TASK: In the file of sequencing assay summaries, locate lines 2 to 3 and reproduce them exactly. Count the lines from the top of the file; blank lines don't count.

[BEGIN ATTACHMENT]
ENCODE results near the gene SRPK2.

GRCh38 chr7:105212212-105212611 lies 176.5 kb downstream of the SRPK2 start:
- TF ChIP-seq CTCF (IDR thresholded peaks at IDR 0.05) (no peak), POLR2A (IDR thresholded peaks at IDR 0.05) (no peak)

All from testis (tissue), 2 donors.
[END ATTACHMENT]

GRCh38 chr7:105212212-105212611 lies 176.5 kb downstream of the SRPK2 start:
- TF ChIP-seq CTCF (IDR thresholded peaks at IDR 0.05) (no peak), POLR2A (IDR thresholded peaks at IDR 0.05) (no peak)